XOR - A Powerful Lodash Method

Often times I find myself implementing toggle functionality in applications.

One good example of a toggle method is the DOM API to toggle a class name on a DOM element.

Toggle

element.classList.toggle('dark');

Most of the times a toggle function expects two arguments.

One is an array of items and the other one is a single item which we want to toggle and this is how it could be implemented.

let frameworks = ['express', 'node', 'sails', 'hapi'];

// this is not an efficient implementation but should work
// fine for an array with a few hundred items
function toggleSingleItem(array, item) {
  return array.includes(item)
    ? array.filter(frmwrk => frmwrk !== item)
    : array.concat(item);
}

// prints out - ['node', 'sails', 'hapi'];
frameworks = toggleSingleItem(frameworks, 'express');
console.log(frameworks);

// prints out - ['express', 'node', 'sails', 'hapi'];
frameworks = toggleSingleItem(frameworks, 'express');
console.log(frameworks);

Things get tricky when we want to toggle an array of items from an array of items.

let frameworks = ['express', 'node', 'sails', 'hapi'];

function toggleSingleItem(array, item) {
  return array.includes(item)
    ? array.filter(frmwrk => frmwrk !== item)
    : array.concat(item);
}

function toggle(array, items) {
  let arrayClone = [...array];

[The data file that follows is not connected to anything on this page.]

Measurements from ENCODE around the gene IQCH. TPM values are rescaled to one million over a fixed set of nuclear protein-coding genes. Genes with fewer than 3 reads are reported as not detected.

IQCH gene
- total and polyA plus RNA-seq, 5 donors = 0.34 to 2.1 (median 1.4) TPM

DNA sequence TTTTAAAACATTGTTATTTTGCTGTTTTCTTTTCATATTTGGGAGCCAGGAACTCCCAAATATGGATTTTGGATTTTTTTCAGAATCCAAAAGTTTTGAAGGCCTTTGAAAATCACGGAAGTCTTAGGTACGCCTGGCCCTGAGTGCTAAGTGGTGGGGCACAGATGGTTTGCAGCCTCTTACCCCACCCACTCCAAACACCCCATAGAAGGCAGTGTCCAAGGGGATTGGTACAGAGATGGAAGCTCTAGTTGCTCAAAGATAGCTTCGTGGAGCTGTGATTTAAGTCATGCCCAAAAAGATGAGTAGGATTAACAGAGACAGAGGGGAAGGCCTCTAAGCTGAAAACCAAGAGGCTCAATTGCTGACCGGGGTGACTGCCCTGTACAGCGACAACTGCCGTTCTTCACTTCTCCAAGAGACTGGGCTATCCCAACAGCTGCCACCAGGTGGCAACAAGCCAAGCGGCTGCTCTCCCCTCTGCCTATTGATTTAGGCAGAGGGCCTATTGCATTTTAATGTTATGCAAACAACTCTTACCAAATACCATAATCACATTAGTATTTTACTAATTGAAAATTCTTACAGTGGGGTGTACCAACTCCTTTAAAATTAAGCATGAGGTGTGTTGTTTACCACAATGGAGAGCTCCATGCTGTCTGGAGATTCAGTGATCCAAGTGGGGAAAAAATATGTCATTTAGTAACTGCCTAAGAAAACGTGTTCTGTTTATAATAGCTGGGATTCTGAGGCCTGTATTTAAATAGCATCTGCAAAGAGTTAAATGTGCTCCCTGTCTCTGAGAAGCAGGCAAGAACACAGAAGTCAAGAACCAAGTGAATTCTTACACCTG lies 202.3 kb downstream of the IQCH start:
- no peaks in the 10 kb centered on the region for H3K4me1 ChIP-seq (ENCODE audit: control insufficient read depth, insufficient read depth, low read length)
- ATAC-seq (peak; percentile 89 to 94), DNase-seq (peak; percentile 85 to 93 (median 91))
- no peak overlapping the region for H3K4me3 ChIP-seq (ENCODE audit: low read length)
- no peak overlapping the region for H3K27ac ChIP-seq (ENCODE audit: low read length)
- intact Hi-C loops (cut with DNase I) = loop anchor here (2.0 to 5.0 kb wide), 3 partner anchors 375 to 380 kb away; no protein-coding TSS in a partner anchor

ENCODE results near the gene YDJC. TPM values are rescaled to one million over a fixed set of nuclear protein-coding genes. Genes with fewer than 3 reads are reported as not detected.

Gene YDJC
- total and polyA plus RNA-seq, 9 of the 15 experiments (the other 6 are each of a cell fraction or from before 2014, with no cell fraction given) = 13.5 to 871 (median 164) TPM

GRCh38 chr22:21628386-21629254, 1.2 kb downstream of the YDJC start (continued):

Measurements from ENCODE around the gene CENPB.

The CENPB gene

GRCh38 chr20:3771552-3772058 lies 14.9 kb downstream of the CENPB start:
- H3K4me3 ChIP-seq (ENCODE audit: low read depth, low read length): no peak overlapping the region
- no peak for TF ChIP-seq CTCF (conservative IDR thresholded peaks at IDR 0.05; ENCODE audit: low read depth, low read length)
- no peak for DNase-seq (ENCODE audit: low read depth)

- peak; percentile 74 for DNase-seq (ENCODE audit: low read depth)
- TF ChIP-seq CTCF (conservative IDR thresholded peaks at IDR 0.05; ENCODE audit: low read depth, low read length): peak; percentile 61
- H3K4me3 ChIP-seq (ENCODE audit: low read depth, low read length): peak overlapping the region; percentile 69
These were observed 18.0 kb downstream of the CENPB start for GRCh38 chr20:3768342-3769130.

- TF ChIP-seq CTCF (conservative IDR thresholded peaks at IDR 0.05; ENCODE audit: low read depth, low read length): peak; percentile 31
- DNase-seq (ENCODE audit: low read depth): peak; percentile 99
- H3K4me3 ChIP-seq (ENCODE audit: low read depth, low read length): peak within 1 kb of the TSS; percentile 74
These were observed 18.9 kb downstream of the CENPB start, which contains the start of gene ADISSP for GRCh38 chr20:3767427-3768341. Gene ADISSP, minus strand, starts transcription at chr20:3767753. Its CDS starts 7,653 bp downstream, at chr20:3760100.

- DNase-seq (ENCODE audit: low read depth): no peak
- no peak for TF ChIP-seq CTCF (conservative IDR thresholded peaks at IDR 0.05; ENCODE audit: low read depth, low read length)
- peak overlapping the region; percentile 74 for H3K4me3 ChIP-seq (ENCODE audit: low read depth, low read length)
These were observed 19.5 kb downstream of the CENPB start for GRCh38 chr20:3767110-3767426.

items.forEach(item => {
    arrayClone = toggleSingleItem(arrayClone, item);
  });
  return arrayClone;
}

// prints out - ['node', 'sails'];
frameworks = toggle(frameworks, ['express', 'hapi']);
console.log(frameworks);

// prints out - ['node', express'];
frameworks = toggle(frameworks, ['express', 'sails']);
console.log(frameworks);

What we are doing here is cleverly performing a toggle on each of the single item instead of writing a complex program which does it all in one go.

Meet xor Ω

In this context, xor means, whatever is common between the two arguments(array) remove those common elements from both the arrays first and then whatever elements are left in both the arrays create a new array of those remaining elements WITHOUT REPETITION.

That right there is a complex definition but if I put it in simple words

If the item does not exist in the original array ADD it, if it exists REMOVE it.

Let's do the multiple items toggle again this time using lodash xor method.

let frameworks = ['express', 'node', 'sails', 'hapi'];

// prints out - ['node', 'sails'];
frameworks = _.xor(frameworks, ['express', 'hapi']);
console.log(frameworks);

// prints out - ['node', express'];
frameworks = _.xor(frameworks, ['express', 'sails']);
console.log(frameworks);

That's cool right! No need to write your own implementation.

Now I know most of the times our array elements are not string or number literls they are {} Objects. If we want to toggle objects there is another method for that which takes a function which tells it how to determine if an element should be deleted or not.

let frameworks = [{ id: 1 }, { id: 2 }, { id: 3 }, { id: 4 }];

// prints out - [{"id":2},{"id":3},{"id":4}]
frameworks = _.xorBy(frameworks, [{ id: 1 }], item => item.id);
console.log(frameworks);

// prints out - [{"id":2},{"id":3},{"id":4},{"id":1}]
frameworks = _.xorBy(frameworks, [{ id: 1 }], item => item.id);
console.log(frameworks);

This line tells xorBy method to filter the arrays using the id property. So it toggles the object with the id 1.

Lodash is known for its higher computational complexity so I always prefer native methods over lodash methods but when dealing with a small set of data where complexity doesn't matter much I always go with lodash for cleaner code.